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Postby Nooj » Sat Jul 17, 2010 7:49 pm

I'm reading an encyclical letter called Veritatis splendor. The Latin's sort of odd.

tunc etiam eius facultas veritatem cognoscendi obscuratur atque minuitur eius voluntas ei se subiciendi.

This isn't Classical is it? I'd expect facultas veritatis cognoscendae/voluntatis ei se subiciendae.
Dolor poetas creat.
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Re: Questions

Postby Damoetas » Sun Jul 18, 2010 3:29 am

It would certainly be more common in Classical usage to say facultas veritatis cognoscendae, although the way it's written isn't necessarily un-Classical; you do see the gerund taking an object now and then. For the last part, voluntas has to be nominative because it's the subject of minuitur (or am I missing something?)
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Re: Questions

Postby Nooj » Sun Jul 18, 2010 9:01 pm

You're right Damoetas.

Here's a bizarre sentence I found in the Catechism:

Ecclesia saeculorum decursu adducta est ad plenam animae humanae cum eius intellectus et voluntatis operationibus atque corporis humani Christi realitatem confitendam.

the Church was led over the course of centuries to confess the full reality of Christ's human soul, with its operations of intellect and will, and of his human body.

I had to check the English translation. It's the first time I've ever seen ad and a gerundive separated so far apart, not to mention the giant separation between plenam and realitatem. Why would anyone do that? Perhaps the translator delayed realitas until the end so that it could go with both animae humanae (the full reality of Jesus' human soul) and corporis humani (the reality of Christ's human body)? But it still strikes me as awkward.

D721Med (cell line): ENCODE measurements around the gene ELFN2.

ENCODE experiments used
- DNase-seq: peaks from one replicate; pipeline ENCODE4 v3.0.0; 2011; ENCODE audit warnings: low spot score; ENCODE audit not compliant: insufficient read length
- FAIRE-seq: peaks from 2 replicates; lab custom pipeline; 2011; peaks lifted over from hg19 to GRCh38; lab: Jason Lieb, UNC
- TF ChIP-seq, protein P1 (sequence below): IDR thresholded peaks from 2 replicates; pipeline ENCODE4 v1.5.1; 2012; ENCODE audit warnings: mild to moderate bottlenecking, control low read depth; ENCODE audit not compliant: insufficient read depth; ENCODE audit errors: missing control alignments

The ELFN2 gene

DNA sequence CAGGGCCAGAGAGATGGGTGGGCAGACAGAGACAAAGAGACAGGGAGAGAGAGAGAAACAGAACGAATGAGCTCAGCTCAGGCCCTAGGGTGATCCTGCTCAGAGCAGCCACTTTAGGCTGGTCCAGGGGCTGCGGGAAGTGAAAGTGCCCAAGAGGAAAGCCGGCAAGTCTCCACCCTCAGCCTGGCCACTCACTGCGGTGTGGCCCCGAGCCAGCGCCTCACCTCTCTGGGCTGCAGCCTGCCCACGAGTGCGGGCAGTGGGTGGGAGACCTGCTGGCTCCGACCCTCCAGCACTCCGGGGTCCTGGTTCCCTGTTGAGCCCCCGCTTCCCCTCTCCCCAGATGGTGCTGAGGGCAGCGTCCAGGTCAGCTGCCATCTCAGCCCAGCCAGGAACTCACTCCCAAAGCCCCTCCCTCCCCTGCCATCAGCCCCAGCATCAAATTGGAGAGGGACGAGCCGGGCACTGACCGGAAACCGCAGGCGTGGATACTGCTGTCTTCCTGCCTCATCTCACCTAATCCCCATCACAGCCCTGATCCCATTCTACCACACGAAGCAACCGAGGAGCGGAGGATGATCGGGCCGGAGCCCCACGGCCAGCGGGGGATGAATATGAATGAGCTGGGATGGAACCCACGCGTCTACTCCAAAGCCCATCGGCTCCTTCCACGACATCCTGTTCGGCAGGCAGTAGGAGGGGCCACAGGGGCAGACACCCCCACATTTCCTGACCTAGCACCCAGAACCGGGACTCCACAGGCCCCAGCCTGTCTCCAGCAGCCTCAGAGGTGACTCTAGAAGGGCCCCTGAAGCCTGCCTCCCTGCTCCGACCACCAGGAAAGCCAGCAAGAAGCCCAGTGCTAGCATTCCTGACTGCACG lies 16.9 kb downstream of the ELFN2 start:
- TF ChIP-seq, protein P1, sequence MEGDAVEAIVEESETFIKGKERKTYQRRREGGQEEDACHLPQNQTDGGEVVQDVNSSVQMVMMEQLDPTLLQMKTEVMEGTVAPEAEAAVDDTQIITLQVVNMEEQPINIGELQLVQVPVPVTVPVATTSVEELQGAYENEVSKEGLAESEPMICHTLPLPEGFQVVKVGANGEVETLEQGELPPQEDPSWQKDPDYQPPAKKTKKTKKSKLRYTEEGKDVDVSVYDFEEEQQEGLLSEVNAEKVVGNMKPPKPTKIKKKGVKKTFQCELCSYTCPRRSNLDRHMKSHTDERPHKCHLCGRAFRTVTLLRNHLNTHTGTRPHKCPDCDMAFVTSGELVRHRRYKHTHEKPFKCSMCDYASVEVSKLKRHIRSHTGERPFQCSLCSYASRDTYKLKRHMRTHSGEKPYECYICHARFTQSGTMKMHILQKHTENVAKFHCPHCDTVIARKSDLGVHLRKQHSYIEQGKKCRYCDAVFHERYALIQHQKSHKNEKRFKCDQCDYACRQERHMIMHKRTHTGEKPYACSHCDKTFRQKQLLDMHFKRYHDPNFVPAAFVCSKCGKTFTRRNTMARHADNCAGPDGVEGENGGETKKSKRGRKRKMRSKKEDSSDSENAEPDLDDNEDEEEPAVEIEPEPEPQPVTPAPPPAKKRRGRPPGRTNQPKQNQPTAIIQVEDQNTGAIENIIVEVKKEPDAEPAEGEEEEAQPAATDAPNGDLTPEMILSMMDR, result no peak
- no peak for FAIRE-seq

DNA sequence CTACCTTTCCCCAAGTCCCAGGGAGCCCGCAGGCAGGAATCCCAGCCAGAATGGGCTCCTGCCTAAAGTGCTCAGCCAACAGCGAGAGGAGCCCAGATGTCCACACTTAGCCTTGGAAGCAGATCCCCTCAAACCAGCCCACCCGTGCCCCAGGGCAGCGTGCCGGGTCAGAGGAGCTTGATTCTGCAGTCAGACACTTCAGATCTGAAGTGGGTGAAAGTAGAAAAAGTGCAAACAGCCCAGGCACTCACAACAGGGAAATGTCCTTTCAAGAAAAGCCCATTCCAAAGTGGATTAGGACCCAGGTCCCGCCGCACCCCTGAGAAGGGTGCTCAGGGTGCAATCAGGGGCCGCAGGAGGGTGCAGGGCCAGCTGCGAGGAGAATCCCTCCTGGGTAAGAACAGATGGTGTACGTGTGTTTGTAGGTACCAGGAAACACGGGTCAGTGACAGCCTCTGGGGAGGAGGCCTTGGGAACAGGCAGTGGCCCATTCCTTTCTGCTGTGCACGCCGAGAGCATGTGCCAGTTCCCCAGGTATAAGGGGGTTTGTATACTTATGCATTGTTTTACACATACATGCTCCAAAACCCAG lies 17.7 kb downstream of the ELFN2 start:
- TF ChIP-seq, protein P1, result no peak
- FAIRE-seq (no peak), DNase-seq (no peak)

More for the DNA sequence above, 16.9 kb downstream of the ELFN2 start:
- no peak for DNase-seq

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Re: Questions

Postby adrianus » Mon Jul 19, 2010 12:09 pm

Latin is great at this sort of thing and better than English. Look how detached in English is "reality" and "of his human body" and how, in the second sentence "full" and "reality" can only belong together so the intervening complex clause must attach to both together. Open the box with "plenam"; put the lid on with "realitatem confitendam".

the Church was led over the course of centuries to confess the full reality of Christ's human soul, with its operations of intellect and will, and of his human body.

the Church was led over the course of centuries to the full of Christ's human soul, with its operations of intellect and will, and of his human body reality confess.


Mirum est Latinum, melius quàm Anglicum, hoc pro rerum genere. Nota quàm longè anglicè inter se separata sunt "reality" et "of his human body". Secundo In exemplo clarum est clausulam contortam inter "full" et "reality confess" utris conjunctis servare. Cista per "plenam" aperiatur; operculum per "realitatem confitendam" reponatur.
I'm writing in Latin hoping for correction, and not because I'm confident in how I express myself. Latinè scribo ut ab omnibus corrigar, non quod confidenter me exprimam.
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